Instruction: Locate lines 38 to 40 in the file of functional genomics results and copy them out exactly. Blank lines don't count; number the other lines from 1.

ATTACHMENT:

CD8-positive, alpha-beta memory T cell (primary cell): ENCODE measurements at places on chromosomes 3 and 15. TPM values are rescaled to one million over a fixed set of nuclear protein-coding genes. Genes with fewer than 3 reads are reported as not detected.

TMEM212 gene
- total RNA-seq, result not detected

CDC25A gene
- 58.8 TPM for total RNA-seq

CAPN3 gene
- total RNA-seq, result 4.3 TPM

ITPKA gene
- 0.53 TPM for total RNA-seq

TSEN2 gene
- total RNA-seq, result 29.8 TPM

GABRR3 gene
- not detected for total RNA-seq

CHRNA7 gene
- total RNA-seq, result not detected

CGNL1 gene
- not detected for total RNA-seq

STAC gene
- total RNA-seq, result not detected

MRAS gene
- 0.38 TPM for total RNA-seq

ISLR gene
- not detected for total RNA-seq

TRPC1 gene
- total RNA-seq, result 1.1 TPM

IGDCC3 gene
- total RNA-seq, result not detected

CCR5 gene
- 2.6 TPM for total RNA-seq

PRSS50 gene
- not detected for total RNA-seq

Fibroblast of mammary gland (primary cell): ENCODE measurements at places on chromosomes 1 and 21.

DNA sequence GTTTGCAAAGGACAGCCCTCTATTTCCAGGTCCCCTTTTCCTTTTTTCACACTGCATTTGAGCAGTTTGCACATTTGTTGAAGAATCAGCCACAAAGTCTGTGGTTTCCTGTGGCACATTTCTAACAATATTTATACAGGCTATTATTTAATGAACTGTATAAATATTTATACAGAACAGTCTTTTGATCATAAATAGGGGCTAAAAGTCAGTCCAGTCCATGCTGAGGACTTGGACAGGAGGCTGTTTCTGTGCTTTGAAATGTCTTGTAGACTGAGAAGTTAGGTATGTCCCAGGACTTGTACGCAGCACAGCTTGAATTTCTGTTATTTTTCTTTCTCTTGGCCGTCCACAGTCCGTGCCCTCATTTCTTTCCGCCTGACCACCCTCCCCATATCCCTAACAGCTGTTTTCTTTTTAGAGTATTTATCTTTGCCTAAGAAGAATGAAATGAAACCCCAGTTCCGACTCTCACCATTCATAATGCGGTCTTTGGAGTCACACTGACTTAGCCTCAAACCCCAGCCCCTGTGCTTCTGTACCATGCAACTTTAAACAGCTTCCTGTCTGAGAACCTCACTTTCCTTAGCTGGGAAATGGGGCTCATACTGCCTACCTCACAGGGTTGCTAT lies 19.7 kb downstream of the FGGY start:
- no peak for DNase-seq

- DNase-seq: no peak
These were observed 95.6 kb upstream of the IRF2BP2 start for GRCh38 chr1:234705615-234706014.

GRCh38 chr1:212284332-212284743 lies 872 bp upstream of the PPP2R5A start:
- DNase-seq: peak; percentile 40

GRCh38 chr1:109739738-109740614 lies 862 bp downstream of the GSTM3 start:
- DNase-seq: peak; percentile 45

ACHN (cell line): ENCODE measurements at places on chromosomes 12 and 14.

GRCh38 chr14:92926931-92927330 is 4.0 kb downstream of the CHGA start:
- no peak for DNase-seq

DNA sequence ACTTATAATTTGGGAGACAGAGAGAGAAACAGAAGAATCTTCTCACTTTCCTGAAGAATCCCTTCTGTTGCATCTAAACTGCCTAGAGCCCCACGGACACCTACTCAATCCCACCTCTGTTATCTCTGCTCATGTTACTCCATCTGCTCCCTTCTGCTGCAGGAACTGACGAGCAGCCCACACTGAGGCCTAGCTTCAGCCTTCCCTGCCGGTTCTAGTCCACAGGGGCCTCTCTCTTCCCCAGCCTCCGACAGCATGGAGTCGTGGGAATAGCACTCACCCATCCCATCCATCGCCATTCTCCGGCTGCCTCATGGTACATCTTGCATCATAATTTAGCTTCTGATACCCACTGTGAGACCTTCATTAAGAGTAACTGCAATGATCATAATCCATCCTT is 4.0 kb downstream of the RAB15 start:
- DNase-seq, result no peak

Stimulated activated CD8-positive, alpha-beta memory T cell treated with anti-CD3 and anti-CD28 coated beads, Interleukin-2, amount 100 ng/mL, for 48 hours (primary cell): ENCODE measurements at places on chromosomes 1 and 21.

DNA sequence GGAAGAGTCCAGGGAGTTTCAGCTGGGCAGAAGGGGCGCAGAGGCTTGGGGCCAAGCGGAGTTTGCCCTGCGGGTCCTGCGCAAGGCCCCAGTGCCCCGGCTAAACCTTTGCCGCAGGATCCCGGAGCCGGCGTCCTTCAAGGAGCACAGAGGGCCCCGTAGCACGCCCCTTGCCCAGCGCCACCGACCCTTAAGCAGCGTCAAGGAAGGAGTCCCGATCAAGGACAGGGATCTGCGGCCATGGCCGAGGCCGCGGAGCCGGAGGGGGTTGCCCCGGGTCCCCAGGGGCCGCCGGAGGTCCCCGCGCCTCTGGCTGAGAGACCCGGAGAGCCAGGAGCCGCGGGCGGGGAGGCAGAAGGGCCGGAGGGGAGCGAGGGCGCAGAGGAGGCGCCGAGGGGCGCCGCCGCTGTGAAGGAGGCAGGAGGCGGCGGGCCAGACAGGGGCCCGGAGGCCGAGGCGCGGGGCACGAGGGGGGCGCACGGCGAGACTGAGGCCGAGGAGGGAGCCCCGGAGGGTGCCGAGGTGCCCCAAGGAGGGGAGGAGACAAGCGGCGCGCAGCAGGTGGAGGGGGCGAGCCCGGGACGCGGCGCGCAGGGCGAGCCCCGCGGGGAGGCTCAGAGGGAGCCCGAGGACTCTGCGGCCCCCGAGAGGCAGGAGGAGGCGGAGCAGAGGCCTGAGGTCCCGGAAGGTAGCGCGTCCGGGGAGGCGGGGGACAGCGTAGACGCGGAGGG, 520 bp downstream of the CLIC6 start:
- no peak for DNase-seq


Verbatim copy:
- DNase-seq: peak; percentile 40

GRCh38 chr1:109739738-109740614 lies 862 bp downstream of the GSTM3 start:
- DNase-seq: peak; percentile 45